BARMEN, a town of Germany, in the Prussian Rhine province and the governmental district of Düsseldorf. Pop. (1816) 19,030; (1890) 116,144; (1905) 156,148. It is served by the main railway from Berlin to Aix-la-Chapelle, and lies immediately east of Elberfeld, with which it virtually forms one town. It stretches for some 4 m. along the narrow valley of the river Wupper, which, within the municipal boundaries, is crossed by twenty bridges. High wooded hills surround it. It is divided into three main districts, Upper, Middle and Lower Barmen, and is connected, throughout its length, with Elberfeld, by railway, tramway, and a suspended trolley line, hanging over the bed of the Wupper. It contains nine Evangelical and two Roman Catholic churches, a stately modern town hall, a Hall of Fame (Ruhmeshalle), with statues of the emperors William I. and Frederick III., a theatre, a picture-gallery, an ethnographical museum, and an exchange. There are many public monuments, one to Bismarck another to the poet Emil Rittershaus (1834-1897), a native of the town, and one commemorative of the Franco-German War of 1870-71. There are several high-grade public schools, academies of technical science, engineering and textile industry, and a missionary theological seminary. Barmen is one of the most important manufacturing centres of Germany. The rapid development of its commercial activity only dates from the beginning of the 19th century. It is the chief seat of ribbon weaving in Germany, and manufactures thread, lace, braids, cotton and cloth goods, carpets, silks, machinery, steel wares, plated goods and buttons, the last industry employing about 15,000 hands. There are numerous bleaching-fields, print-fields and dyeworks famous for their Turkey-red, soap works, chemical works and potteries. There are also extensive breweries. Its export trade, particularly to the United States, is very considerable. The hills lying S. of the town are laid out in public grounds. Here are a health resort, a tower commanding an extensive view, and numerous villas. Barmen, although mentioned in chronicles in the 11th century, did not attain civic rights until 1808, when it was formed into a municipality by the grand-duke of Berg.
See A. Shadwell, Industrial Efficiency (1906), for a good description of the industrial aspect.
BARMOTE COURT (also written Berghmote, Barghmote, Bargemote, Barmoot), a name applied to courts held in the lead-mining districts of Derbyshire, England, for the purpose of determining the customs peculiar to the industry and also for the settlements of any disputes which may arise in connexion therewith. Barmote courts are of very ancient origin, having been in existence in the reign of Edward I. Their jurisdiction extends both to the crown lands in the duchy of Lancaster and to those under individual ownership, comprising seven clearly defined districts. Owing to the progress made in modern mining, many of the customs and much of the procedure had become obsolete, and their powers were regulated by the High Peak Mining Customs and Mineral Courts Act 1851. An appeal from the jurisdiction of the courts lies by way of certiorari.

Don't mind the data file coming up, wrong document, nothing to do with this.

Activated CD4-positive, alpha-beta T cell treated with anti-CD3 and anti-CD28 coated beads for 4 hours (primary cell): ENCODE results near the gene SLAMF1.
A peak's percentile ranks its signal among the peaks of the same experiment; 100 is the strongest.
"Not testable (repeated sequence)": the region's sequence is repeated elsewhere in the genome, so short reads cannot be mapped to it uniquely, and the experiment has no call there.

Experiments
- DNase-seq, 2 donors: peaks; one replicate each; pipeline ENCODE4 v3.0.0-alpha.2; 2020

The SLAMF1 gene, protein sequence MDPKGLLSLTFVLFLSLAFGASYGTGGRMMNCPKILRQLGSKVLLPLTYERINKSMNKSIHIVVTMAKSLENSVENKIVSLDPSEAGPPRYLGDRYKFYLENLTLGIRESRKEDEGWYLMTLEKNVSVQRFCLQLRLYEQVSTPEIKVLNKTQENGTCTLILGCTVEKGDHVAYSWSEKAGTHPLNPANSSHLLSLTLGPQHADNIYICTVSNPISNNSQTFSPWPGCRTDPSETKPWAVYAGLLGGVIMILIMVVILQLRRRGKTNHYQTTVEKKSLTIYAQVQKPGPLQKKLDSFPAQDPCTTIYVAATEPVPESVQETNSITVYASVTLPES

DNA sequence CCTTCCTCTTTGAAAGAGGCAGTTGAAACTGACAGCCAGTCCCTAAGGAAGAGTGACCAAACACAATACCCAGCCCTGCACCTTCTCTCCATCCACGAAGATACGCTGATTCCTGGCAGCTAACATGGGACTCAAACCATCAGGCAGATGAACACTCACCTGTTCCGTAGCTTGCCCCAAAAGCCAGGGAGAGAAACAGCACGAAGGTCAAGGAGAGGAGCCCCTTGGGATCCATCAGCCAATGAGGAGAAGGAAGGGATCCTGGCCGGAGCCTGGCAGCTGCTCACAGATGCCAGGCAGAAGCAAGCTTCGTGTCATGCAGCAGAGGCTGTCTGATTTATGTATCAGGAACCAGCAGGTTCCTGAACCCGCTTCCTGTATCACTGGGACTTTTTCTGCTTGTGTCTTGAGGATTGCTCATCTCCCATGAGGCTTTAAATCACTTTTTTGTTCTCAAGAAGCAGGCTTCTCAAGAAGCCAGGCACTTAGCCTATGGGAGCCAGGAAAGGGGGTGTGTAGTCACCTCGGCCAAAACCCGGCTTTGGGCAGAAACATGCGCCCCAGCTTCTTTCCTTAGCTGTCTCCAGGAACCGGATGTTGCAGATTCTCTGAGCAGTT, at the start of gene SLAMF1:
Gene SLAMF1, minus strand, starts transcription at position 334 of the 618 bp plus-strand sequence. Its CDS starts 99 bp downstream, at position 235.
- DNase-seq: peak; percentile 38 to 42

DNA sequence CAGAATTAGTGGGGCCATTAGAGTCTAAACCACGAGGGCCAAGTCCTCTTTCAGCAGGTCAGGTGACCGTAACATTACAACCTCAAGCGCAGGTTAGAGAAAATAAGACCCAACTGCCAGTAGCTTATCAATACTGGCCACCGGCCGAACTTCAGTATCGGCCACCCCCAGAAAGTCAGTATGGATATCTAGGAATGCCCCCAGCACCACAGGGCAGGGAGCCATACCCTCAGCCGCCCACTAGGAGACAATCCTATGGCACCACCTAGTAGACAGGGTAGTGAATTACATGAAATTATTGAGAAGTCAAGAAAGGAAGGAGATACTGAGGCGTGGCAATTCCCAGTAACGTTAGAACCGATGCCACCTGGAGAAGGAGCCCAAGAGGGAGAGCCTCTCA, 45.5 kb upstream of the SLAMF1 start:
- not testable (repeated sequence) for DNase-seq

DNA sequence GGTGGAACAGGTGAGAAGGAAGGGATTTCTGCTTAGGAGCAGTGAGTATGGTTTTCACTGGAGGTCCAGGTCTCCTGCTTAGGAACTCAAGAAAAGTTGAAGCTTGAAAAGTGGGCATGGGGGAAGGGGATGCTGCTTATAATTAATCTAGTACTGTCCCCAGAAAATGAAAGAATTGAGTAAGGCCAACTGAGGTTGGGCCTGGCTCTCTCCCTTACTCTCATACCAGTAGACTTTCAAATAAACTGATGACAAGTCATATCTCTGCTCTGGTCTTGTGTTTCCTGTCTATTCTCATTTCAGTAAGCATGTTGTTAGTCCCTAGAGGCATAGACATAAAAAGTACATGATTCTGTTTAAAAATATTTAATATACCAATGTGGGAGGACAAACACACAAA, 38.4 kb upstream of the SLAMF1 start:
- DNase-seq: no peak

BARMOUTH (Abermaw, mouth of the Maw, or Mawddach, in Cardigan Bay, the only haven in Merionethshire, North Wales), a small seaport on the north of the estuary. Pop. of urban district (1901), 2214. The ride to Dolgelley (Dolgellau) is fine. The parish church, Llanaber, 1½ m. from Barmouth, is on a cliff overlooking the sea. Barmouth is a favourite bathing place, on the Cambrian railway. It is a centre for coaching in summer, especially to and through the Vale of Llangollen.
BARNABAS, in the New Testament, the surname, according to Acts iv. 36, given by the apostles (possibly in contrast to Joseph Barsabbas, Acts i. 23) to Joseph, "a Levite, a man of Cyprus by birth," who, though like Paul not of the Twelve, came like him to rank as an apostle (Acts xiv. 4, 14, 1 Cor. ix. 6; see Apostle). The Greek rendering of this Semitic name υἱὸς παρακλήσεως) may be translated "son of consolation" (as in the A.V.), or "son of exhortation" (as in the R.V.). But there is an initial difficulty about the Greek rendering itself, as no satisfactory etymology of Bar-nabas in this sense has as yet been suggested. The one at present in favour on the ground of philological analogy (see Z.N.T.W., 1906, p. 91 for a fresh instance), viz. Bar-Nebo, lacks intrinsic fitness for a Jew and a Levite, and of course does not accord with the statement in Acts itself. Hence it still seems best to assume some unknown Aramaic form equivalent to παράκλησις, and then to take the latter in the sense of comfort or encouragement. This rendering, rather than "exhortation" in the sense of eloquence, best suits the usage of Acts, which suggests such comfort as is given by encouraging rather than rousing words (ix. 31, xi. 23, xiii. 15, xv. 31 f.; cf. Luke ii. 25, vi. 24). All we hear of Barnabas points to goodness of heart ("a good man," xi. 24) as his distinctive quality, giving fineness of perception (ix. 27, xi. 25 f.) and large insight into essentials (xi. 23 f.). It was probably the practically helpful and encouraging form that his gift as a "prophet" took (Acts xiii. i,